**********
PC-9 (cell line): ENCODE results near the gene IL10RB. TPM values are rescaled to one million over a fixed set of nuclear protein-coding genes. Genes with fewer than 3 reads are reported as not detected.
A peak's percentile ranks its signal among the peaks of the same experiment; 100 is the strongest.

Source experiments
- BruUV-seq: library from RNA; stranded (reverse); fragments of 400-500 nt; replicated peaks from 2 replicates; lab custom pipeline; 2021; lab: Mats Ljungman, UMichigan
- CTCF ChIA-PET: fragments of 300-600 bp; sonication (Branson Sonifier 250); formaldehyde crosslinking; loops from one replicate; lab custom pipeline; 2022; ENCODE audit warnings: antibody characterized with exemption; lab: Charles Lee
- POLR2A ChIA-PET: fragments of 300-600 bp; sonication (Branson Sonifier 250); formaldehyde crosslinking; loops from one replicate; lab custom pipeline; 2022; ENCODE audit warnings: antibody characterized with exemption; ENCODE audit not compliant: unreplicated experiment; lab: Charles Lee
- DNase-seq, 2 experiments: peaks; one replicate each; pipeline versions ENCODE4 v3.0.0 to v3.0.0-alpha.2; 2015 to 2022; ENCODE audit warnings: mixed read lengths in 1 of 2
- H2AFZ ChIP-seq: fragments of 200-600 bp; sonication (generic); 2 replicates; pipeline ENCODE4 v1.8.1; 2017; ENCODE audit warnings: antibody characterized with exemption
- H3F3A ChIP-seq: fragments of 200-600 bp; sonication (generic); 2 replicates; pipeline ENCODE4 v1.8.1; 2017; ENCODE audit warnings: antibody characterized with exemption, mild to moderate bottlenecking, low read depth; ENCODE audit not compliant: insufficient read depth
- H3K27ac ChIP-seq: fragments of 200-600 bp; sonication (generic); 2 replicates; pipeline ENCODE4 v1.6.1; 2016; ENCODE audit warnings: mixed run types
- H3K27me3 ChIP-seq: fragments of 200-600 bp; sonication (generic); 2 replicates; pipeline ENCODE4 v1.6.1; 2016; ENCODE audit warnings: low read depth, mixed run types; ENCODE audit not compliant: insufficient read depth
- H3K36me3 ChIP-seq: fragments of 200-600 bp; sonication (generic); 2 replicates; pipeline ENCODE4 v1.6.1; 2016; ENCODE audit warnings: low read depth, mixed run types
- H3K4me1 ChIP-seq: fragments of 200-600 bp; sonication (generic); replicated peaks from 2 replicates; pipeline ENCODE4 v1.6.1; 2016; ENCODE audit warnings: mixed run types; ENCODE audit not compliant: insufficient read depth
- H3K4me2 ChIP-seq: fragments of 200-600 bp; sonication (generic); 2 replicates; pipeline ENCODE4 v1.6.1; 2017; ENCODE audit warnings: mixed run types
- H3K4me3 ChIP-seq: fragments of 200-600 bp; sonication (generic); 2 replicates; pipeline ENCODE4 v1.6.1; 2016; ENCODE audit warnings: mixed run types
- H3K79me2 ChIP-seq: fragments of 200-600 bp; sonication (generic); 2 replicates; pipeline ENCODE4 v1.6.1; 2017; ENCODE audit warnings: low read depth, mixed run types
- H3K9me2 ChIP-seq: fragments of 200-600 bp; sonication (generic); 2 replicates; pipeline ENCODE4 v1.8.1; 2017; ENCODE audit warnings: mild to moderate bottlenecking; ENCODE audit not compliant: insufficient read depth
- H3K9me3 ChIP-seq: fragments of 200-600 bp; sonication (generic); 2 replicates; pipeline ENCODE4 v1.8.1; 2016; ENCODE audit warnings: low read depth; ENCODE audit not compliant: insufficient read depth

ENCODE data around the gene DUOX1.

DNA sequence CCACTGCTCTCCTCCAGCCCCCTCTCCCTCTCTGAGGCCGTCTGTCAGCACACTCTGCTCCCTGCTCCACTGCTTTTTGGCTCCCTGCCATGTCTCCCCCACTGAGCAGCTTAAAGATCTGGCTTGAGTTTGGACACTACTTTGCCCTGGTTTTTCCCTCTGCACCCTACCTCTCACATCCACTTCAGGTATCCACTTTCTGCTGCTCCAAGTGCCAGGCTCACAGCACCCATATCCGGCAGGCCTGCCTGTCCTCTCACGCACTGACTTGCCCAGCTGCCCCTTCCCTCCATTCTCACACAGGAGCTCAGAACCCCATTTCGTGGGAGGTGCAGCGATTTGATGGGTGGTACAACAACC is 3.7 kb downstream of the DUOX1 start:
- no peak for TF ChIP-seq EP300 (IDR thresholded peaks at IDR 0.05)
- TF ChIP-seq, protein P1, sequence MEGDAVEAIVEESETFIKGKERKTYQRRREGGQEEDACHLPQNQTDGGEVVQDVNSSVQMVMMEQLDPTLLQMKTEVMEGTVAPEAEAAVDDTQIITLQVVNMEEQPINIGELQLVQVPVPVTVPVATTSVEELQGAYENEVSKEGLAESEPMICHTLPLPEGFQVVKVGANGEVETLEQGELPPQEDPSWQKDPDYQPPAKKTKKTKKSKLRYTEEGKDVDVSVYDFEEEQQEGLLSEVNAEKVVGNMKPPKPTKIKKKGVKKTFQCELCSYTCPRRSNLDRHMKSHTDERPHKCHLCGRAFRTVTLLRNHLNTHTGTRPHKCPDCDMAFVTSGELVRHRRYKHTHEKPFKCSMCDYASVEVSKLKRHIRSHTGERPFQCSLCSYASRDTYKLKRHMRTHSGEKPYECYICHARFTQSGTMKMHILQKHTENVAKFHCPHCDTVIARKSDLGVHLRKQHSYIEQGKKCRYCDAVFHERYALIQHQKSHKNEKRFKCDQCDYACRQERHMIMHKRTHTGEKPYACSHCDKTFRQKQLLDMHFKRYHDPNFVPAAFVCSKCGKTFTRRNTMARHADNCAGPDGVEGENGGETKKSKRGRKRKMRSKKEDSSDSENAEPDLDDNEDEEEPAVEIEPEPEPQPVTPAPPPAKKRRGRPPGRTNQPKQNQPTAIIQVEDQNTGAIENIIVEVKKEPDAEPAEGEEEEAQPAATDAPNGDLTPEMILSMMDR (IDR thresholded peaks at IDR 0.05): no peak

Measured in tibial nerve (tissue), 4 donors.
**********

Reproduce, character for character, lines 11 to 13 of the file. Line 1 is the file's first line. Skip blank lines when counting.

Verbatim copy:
- H3K27me3 ChIP-seq: fragments of 200-600 bp; sonication (generic); 2 replicates; pipeline ENCODE4 v1.6.1; 2016; ENCODE audit warnings: low read depth, mixed run types; ENCODE audit not compliant: insufficient read depth
- H3K36me3 ChIP-seq: fragments of 200-600 bp; sonication (generic); 2 replicates; pipeline ENCODE4 v1.6.1; 2016; ENCODE audit warnings: low read depth, mixed run types
- H3K4me1 ChIP-seq: fragments of 200-600 bp; sonication (generic); replicated peaks from 2 replicates; pipeline ENCODE4 v1.6.1; 2016; ENCODE audit warnings: mixed run types; ENCODE audit not compliant: insufficient read depth